The commitment made by the Government shows that we are committed to resolving these issues around the country.

I am glad to hear that better funding than ever before is being given to Irish Water for capital funding. That is very positive news. I do not accept that the Minister, Deputy Darragh O'Brien, can say that he has no direct role in this matter. This keeps happening: we set up some sort of semi-State agency and we then say it is all their fault. People blame Irish Water all the time but what of the State? Even I as a legislator feel slightly responsible for what is happening in Kilkee. The Minister cannot just say it is up to Irish Water and that he has given them loads of money. This has been going on for quite a long time. While there is an older legacy issue there, and I cannot blame it all on the new Ministers, we must take responsibility as legislators. We cannot just say that Irish Water has been given the money and that is the end of that. Irish Water was also given the money for this four years ago and it did not happen. Now we are told it is in the plans but there is no definite date. I appreciate the Minister of State, Deputy Noonan, coming to the House. I appreciate that Irish Water has been given bigger funding than ever before. That gives me hope.

The Senator is correct. It is collective responsibility. It is not just that of Irish Water. We are embarking on a whole new cycle of river basin management plans, the public consultation for which will commence shortly, and on marine protected areas. There is a lot of work we must do collectively. The Government is committed to working in partnership with Irish Water to resolve these infrastructural deficits that have existed for far too long and have caused the significant problems in Kilkee.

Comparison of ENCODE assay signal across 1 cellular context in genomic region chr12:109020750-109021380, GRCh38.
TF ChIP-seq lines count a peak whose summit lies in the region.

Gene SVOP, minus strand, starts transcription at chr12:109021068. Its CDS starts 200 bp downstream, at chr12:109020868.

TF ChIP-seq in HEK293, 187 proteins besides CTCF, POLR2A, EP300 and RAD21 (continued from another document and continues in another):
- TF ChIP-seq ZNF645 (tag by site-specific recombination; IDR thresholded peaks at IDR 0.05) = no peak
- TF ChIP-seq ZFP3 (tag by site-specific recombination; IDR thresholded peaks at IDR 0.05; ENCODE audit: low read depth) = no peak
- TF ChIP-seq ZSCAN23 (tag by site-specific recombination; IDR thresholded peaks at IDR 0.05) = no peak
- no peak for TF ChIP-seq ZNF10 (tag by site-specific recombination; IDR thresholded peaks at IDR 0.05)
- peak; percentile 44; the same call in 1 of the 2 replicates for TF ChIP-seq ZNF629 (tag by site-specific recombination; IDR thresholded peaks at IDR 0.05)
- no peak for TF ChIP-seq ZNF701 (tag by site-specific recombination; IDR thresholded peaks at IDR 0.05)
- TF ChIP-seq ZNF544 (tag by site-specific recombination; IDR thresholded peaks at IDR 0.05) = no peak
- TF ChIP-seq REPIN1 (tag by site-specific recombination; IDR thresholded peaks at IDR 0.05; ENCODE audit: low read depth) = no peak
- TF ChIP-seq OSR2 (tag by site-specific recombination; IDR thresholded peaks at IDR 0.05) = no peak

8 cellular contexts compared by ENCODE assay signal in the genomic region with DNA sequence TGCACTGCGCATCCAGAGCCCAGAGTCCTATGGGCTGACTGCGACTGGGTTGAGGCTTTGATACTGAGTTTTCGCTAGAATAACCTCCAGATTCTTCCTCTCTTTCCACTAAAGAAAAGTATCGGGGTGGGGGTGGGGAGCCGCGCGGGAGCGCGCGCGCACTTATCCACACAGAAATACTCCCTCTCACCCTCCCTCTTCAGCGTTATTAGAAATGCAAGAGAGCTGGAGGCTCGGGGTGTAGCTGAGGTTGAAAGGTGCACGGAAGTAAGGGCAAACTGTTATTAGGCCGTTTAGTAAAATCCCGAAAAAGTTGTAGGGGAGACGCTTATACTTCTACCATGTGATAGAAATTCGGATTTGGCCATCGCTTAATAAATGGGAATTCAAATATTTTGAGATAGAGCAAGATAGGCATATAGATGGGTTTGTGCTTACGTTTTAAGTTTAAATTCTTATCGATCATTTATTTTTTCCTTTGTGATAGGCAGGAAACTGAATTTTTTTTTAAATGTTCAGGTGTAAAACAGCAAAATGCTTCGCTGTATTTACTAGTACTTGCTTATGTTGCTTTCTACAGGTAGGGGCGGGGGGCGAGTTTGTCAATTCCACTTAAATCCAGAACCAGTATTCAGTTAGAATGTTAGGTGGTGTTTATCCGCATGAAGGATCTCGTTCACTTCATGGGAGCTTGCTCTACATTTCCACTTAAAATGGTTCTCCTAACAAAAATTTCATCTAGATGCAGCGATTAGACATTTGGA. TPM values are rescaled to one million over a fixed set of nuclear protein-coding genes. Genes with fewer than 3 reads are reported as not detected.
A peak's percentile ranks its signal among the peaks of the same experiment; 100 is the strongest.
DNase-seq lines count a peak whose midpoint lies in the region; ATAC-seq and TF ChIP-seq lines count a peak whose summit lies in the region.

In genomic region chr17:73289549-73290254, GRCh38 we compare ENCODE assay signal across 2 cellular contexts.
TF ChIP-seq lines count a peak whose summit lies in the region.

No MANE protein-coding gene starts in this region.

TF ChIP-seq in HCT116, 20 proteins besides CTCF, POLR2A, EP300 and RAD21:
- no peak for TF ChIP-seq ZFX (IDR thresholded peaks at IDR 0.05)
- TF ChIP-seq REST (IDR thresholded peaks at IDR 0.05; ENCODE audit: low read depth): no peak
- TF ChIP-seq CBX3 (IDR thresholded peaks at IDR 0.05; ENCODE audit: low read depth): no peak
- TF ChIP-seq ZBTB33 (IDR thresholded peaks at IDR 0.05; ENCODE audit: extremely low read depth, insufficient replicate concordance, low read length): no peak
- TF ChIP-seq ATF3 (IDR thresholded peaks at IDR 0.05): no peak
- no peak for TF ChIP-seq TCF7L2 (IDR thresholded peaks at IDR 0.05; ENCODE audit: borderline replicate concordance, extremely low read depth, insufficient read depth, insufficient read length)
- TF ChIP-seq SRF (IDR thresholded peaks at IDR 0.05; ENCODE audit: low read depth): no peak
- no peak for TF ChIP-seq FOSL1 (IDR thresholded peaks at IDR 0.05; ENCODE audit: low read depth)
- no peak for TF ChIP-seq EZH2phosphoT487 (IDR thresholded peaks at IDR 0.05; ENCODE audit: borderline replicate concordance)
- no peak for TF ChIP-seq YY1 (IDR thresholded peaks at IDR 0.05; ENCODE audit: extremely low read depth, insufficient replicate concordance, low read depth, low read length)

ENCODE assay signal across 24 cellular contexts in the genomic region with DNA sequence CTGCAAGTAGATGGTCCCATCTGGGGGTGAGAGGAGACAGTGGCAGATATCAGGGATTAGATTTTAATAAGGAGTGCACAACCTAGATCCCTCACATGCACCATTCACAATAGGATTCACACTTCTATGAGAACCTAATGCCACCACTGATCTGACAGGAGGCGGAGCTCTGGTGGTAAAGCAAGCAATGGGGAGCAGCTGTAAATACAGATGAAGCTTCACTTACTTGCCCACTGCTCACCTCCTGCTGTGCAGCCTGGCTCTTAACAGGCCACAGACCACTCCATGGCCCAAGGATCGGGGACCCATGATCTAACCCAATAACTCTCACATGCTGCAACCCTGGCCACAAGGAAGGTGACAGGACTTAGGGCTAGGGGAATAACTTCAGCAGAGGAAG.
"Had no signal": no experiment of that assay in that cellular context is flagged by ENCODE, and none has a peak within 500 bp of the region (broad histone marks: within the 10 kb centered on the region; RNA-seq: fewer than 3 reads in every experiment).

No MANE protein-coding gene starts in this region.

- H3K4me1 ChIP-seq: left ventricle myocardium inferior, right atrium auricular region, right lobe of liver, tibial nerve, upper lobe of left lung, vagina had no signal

There is an update on the specific incident over the weekend, which the Senator referred to. The sewer, which is the foul rising main, that burst in Kilkee, County Clare, did so at 2 p.m. on Saturday, 29 May. There is no effect on the beach for now because flow has been diverted to the storm rising main and the dam in the Victoria stream, which flows onto the beach. This has been in place since earlier this week. Irish Water has tankers on standby to assist if needed. The break in the rising main is located in the caravan park, and has been traced to a location under an occupied caravan. The caravan will be vacated tomorrow evening and moved for repair to start on Monday morning. Irish Water has notified the EPA as a prosecution.

I acknowledge the challenges this has created, including the disruption to business and the concerns for public health. We are working and putting every effort in to try to resolve the issue as a matter of urgency.

I thank the Minister of State. That concludes Commencement matters for today. The House will suspend until 12 noon. Is that agreed? Agreed.

Sitting suspended at 11.33 a.m. and resumed at 12.03 p.m.